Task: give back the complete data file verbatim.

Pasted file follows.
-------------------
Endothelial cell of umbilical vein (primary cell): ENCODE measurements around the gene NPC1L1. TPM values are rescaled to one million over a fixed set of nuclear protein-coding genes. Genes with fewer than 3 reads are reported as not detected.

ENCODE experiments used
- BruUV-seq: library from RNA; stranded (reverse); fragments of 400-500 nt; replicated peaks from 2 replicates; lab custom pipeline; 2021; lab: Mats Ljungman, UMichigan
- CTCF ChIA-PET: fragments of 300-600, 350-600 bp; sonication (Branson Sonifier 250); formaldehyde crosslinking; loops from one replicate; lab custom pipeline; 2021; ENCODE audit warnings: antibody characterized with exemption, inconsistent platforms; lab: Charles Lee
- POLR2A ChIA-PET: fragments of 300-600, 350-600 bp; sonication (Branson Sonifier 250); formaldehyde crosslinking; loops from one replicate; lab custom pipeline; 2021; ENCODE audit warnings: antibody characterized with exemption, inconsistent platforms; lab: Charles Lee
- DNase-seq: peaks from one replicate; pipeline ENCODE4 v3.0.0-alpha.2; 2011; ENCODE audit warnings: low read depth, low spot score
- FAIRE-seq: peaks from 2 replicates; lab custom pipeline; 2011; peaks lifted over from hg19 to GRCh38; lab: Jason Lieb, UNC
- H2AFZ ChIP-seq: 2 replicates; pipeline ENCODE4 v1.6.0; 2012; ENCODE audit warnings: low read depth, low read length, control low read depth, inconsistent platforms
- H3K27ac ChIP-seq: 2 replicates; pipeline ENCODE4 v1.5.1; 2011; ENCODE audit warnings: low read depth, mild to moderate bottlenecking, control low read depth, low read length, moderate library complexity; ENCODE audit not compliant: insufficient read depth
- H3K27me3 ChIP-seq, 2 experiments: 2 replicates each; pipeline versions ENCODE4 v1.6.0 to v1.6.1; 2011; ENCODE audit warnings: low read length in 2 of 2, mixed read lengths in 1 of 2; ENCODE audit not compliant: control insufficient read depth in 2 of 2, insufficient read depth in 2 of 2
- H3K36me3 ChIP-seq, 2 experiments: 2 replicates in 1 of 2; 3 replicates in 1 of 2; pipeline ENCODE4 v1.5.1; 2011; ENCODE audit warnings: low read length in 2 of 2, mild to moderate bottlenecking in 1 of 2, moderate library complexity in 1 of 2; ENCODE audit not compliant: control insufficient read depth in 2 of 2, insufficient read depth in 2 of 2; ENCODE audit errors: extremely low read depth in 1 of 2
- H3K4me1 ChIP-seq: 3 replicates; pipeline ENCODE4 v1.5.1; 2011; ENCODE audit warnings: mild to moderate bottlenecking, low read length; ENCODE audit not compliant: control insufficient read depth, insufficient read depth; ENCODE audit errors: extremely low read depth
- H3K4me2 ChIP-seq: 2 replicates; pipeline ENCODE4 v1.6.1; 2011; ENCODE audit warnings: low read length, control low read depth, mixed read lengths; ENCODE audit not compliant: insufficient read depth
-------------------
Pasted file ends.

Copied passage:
Endothelial cell of umbilical vein (primary cell): ENCODE measurements around the gene NPC1L1. TPM values are rescaled to one million over a fixed set of nuclear protein-coding genes. Genes with fewer than 3 reads are reported as not detected.

ENCODE experiments used
- BruUV-seq: library from RNA; stranded (reverse); fragments of 400-500 nt; replicated peaks from 2 replicates; lab custom pipeline; 2021; lab: Mats Ljungman, UMichigan
- CTCF ChIA-PET: fragments of 300-600, 350-600 bp; sonication (Branson Sonifier 250); formaldehyde crosslinking; loops from one replicate; lab custom pipeline; 2021; ENCODE audit warnings: antibody characterized with exemption, inconsistent platforms; lab: Charles Lee
- POLR2A ChIA-PET: fragments of 300-600, 350-600 bp; sonication (Branson Sonifier 250); formaldehyde crosslinking; loops from one replicate; lab custom pipeline; 2021; ENCODE audit warnings: antibody characterized with exemption, inconsistent platforms; lab: Charles Lee
- DNase-seq: peaks from one replicate; pipeline ENCODE4 v3.0.0-alpha.2; 2011; ENCODE audit warnings: low read depth, low spot score
- FAIRE-seq: peaks from 2 replicates; lab custom pipeline; 2011; peaks lifted over from hg19 to GRCh38; lab: Jason Lieb, UNC
- H2AFZ ChIP-seq: 2 replicates; pipeline ENCODE4 v1.6.0; 2012; ENCODE audit warnings: low read depth, low read length, control low read depth, inconsistent platforms
- H3K27ac ChIP-seq: 2 replicates; pipeline ENCODE4 v1.5.1; 2011; ENCODE audit warnings: low read depth, mild to moderate bottlenecking, control low read depth, low read length, moderate library complexity; ENCODE audit not compliant: insufficient read depth
- H3K27me3 ChIP-seq, 2 experiments: 2 replicates each; pipeline versions ENCODE4 v1.6.0 to v1.6.1; 2011; ENCODE audit warnings: low read length in 2 of 2, mixed read lengths in 1 of 2; ENCODE audit not compliant: control insufficient read depth in 2 of 2, insufficient read depth in 2 of 2
- H3K36me3 ChIP-seq, 2 experiments: 2 replicates in 1 of 2; 3 replicates in 1 of 2; pipeline ENCODE4 v1.5.1; 2011; ENCODE audit warnings: low read length in 2 of 2, mild to moderate bottlenecking in 1 of 2, moderate library complexity in 1 of 2; ENCODE audit not compliant: control insufficient read depth in 2 of 2, insufficient read depth in 2 of 2; ENCODE audit errors: extremely low read depth in 1 of 2
- H3K4me1 ChIP-seq: 3 replicates; pipeline ENCODE4 v1.5.1; 2011; ENCODE audit warnings: mild to moderate bottlenecking, low read length; ENCODE audit not compliant: control insufficient read depth, insufficient read depth; ENCODE audit errors: extremely low read depth
- H3K4me2 ChIP-seq: 2 replicates; pipeline ENCODE4 v1.6.1; 2011; ENCODE audit warnings: low read length, control low read depth, mixed read lengths; ENCODE audit not compliant: insufficient read depth